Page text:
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Mapping company develops web app to provide context, resources during local wildfires

Wildfire Aware is an interactive map showing local fire incidents and conditions.
Wildfire Aware is an interactive map showing local fire incidents and conditions.

A new web service by a California-based mapping company shows detailed information on wildfires in real time. It shows information like nearby population size, climate and drought conditions to try to give people context on wildfires around them.

Esri is a Southern California-based company that works with geographic information systems (GIS) which collects, visualizes and analyzes data in digital maps.

Chris Ferner is a wildland fire specialist for the company. She said Esri developed Wildfire Aware to display information beyond basic containment and acreage numbers.

"We're using that authoritative data such as from the Forest Service or from Cal Fire and saying, 'Well, what else is important besides just the standard facts?' We also want to know how many people live right there," she said.

A map of toxic waste sites can be combined with maps of waterways and cities to reveal potential health risks.
Bill Davenhall
Another interactive map from Esri shows toxic waste sites combined with maps of waterways and cities around the country.

Ferner said Esri developed the map to help people get more information into wildfires around them. But she said they can also use it to check on friends or family threatened by wildfires anywhere in the country.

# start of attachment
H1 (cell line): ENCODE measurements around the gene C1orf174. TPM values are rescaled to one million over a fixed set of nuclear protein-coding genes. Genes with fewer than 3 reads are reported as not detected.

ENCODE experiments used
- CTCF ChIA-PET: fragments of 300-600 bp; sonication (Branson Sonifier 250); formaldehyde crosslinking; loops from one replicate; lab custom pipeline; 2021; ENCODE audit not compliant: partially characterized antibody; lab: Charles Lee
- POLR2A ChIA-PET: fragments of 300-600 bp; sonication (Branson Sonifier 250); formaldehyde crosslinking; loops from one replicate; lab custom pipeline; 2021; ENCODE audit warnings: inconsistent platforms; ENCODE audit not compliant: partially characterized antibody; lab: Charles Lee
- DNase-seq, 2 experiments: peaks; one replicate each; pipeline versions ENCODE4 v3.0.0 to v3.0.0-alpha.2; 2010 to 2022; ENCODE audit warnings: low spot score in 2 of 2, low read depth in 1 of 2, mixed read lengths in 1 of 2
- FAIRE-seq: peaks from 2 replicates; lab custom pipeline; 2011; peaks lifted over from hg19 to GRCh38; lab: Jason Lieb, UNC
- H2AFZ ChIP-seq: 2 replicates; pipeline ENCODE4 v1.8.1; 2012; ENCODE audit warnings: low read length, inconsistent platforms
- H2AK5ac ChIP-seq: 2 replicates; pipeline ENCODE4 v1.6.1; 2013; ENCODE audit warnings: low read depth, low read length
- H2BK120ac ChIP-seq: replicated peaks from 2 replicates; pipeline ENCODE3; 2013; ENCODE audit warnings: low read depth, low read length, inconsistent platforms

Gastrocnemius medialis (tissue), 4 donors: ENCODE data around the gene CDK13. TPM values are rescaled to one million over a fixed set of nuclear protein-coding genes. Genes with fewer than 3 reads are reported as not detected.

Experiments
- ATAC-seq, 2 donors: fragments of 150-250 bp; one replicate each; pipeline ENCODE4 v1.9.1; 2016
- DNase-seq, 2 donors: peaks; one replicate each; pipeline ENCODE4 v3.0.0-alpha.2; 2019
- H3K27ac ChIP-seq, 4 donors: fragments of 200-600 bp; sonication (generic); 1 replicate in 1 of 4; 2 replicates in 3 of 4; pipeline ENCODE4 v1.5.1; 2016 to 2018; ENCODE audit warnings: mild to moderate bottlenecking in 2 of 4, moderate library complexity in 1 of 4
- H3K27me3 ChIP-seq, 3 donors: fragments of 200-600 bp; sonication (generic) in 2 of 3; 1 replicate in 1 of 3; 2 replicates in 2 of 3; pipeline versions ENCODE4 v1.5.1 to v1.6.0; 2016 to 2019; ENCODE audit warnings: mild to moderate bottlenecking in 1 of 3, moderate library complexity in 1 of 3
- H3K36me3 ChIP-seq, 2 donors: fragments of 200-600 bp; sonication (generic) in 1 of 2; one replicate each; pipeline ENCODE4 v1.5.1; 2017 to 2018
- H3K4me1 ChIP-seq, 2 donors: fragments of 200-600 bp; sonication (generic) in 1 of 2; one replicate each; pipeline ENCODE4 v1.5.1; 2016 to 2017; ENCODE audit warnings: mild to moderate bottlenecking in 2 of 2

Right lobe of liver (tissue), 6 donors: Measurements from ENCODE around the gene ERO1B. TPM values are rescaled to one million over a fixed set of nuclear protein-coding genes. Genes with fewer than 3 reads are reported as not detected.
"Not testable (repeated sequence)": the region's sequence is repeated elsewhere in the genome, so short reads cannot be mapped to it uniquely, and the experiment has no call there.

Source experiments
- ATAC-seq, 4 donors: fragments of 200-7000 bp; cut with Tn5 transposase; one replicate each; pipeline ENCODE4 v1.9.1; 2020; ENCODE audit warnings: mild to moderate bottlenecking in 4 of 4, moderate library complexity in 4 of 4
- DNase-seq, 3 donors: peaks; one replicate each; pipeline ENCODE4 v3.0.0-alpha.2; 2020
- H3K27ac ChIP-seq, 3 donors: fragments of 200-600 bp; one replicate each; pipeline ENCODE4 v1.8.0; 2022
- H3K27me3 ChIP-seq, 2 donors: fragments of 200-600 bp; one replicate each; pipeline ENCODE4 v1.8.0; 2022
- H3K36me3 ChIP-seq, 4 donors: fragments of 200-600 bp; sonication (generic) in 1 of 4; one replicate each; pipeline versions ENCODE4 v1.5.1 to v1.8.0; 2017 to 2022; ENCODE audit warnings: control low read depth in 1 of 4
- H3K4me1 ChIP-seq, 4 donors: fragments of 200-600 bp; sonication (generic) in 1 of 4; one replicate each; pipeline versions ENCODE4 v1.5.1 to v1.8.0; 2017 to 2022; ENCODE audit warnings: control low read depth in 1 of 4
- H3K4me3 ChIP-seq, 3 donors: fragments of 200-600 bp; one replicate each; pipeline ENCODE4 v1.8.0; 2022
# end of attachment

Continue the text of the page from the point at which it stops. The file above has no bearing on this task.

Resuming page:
"Our family members, our friends say, 'Hey, I heard about this fire on the news. What can you tell me about that area where it’s burning?'"

Ferner said this app allows people on the Central Coast to look at any wildfires that could pop up. Even if there’s no fire burning at the time, people can still zoom in to a city like San Luis Obispo and see data that’s useful to know during any future fires.

As the climate warms and drought intensifies, Ferner said she hopes having more context will allow people to prioritize what information is important when fires inevitably break out.

"It gives us a little bit tighter view of what's a higher priority," she said.

Wildfire Aware is publicly available online here.

Benjamin Purper was News Director of KCBX from May of 2021 to September of 2023. He came from California’s Inland Empire, where he spent three years as a reporter and Morning Edition host at KVCR in San Bernardino. Dozens of his stories have aired on KQED’s California Report, and his work has broadcast on NPR's news magazines, as well. In addition to radio, Ben has worked as a newspaper reporter and freelance writer.
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